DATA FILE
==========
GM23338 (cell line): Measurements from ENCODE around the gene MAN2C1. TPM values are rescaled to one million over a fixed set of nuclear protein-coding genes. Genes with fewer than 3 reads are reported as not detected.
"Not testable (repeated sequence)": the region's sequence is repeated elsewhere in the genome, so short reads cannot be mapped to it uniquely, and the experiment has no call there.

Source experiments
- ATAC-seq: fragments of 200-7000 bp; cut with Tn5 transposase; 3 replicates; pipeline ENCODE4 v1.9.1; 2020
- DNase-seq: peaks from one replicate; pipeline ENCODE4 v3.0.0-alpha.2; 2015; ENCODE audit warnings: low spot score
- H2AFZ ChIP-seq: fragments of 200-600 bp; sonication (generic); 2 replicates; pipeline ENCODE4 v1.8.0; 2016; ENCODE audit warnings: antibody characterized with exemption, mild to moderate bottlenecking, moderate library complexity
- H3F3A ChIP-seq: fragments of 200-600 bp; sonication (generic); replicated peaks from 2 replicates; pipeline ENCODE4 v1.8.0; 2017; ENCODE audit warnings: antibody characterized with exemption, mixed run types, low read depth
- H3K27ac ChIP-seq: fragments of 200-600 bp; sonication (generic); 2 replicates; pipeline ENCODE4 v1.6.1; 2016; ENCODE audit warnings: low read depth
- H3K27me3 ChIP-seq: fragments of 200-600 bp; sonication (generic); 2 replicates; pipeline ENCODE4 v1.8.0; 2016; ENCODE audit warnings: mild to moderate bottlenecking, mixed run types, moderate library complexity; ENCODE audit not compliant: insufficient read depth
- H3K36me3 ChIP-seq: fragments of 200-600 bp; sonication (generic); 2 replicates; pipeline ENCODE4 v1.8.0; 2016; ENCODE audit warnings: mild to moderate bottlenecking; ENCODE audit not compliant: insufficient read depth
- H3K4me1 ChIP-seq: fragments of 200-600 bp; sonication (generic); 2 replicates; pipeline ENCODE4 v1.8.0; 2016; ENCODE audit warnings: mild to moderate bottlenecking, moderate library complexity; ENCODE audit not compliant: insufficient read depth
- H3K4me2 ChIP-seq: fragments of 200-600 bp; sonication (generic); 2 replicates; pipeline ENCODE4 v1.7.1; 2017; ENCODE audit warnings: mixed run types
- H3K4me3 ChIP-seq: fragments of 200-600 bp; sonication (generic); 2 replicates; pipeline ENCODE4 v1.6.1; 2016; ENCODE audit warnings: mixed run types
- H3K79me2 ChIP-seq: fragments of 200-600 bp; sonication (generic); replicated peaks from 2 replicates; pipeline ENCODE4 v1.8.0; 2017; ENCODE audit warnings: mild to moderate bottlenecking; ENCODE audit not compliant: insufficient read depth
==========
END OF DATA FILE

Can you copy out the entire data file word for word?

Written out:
GM23338 (cell line): Measurements from ENCODE around the gene MAN2C1. TPM values are rescaled to one million over a fixed set of nuclear protein-coding genes. Genes with fewer than 3 reads are reported as not detected.
"Not testable (repeated sequence)": the region's sequence is repeated elsewhere in the genome, so short reads cannot be mapped to it uniquely, and the experiment has no call there.

Source experiments
- ATAC-seq: fragments of 200-7000 bp; cut with Tn5 transposase; 3 replicates; pipeline ENCODE4 v1.9.1; 2020
- DNase-seq: peaks from one replicate; pipeline ENCODE4 v3.0.0-alpha.2; 2015; ENCODE audit warnings: low spot score
- H2AFZ ChIP-seq: fragments of 200-600 bp; sonication (generic); 2 replicates; pipeline ENCODE4 v1.8.0; 2016; ENCODE audit warnings: antibody characterized with exemption, mild to moderate bottlenecking, moderate library complexity
- H3F3A ChIP-seq: fragments of 200-600 bp; sonication (generic); replicated peaks from 2 replicates; pipeline ENCODE4 v1.8.0; 2017; ENCODE audit warnings: antibody characterized with exemption, mixed run types, low read depth
- H3K27ac ChIP-seq: fragments of 200-600 bp; sonication (generic); 2 replicates; pipeline ENCODE4 v1.6.1; 2016; ENCODE audit warnings: low read depth
- H3K27me3 ChIP-seq: fragments of 200-600 bp; sonication (generic); 2 replicates; pipeline ENCODE4 v1.8.0; 2016; ENCODE audit warnings: mild to moderate bottlenecking, mixed run types, moderate library complexity; ENCODE audit not compliant: insufficient read depth
- H3K36me3 ChIP-seq: fragments of 200-600 bp; sonication (generic); 2 replicates; pipeline ENCODE4 v1.8.0; 2016; ENCODE audit warnings: mild to moderate bottlenecking; ENCODE audit not compliant: insufficient read depth
- H3K4me1 ChIP-seq: fragments of 200-600 bp; sonication (generic); 2 replicates; pipeline ENCODE4 v1.8.0; 2016; ENCODE audit warnings: mild to moderate bottlenecking, moderate library complexity; ENCODE audit not compliant: insufficient read depth
- H3K4me2 ChIP-seq: fragments of 200-600 bp; sonication (generic); 2 replicates; pipeline ENCODE4 v1.7.1; 2017; ENCODE audit warnings: mixed run types
- H3K4me3 ChIP-seq: fragments of 200-600 bp; sonication (generic); 2 replicates; pipeline ENCODE4 v1.6.1; 2016; ENCODE audit warnings: mixed run types
- H3K79me2 ChIP-seq: fragments of 200-600 bp; sonication (generic); replicated peaks from 2 replicates; pipeline ENCODE4 v1.8.0; 2017; ENCODE audit warnings: mild to moderate bottlenecking; ENCODE audit not compliant: insufficient read depth